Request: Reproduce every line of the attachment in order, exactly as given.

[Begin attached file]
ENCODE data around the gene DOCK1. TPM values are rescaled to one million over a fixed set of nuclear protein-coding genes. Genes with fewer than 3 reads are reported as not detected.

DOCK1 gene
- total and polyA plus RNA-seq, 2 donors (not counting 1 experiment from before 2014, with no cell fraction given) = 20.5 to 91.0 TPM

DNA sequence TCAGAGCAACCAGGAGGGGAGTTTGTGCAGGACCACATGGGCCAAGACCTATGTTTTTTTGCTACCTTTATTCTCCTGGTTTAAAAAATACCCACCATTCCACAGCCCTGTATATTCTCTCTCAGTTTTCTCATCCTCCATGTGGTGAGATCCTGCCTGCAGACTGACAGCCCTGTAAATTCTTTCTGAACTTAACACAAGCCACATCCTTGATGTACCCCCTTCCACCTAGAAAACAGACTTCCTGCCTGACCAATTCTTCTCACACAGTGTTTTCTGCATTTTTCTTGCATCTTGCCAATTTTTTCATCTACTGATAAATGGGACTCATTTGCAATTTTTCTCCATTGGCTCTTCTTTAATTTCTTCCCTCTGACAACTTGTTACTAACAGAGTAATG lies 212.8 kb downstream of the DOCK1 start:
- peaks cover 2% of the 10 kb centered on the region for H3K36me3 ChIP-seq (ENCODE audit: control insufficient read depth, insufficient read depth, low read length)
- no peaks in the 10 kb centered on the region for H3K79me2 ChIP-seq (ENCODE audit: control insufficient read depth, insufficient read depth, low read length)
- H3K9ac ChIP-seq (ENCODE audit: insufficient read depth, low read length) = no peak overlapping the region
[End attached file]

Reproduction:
ENCODE data around the gene DOCK1. TPM values are rescaled to one million over a fixed set of nuclear protein-coding genes. Genes with fewer than 3 reads are reported as not detected.

DOCK1 gene
- total and polyA plus RNA-seq, 2 donors (not counting 1 experiment from before 2014, with no cell fraction given) = 20.5 to 91.0 TPM

DNA sequence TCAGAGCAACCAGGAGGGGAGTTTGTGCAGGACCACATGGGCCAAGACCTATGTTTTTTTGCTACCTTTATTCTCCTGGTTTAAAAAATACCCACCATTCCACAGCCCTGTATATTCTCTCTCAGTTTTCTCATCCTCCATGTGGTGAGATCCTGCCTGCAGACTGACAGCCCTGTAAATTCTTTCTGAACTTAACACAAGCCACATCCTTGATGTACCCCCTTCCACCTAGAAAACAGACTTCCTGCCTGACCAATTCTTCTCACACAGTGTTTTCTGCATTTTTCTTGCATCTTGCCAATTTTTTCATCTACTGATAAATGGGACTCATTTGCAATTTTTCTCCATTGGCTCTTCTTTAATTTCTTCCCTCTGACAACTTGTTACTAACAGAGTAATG lies 212.8 kb downstream of the DOCK1 start:
- peaks cover 2% of the 10 kb centered on the region for H3K36me3 ChIP-seq (ENCODE audit: control insufficient read depth, insufficient read depth, low read length)
- no peaks in the 10 kb centered on the region for H3K79me2 ChIP-seq (ENCODE audit: control insufficient read depth, insufficient read depth, low read length)
- H3K9ac ChIP-seq (ENCODE audit: insufficient read depth, low read length) = no peak overlapping the region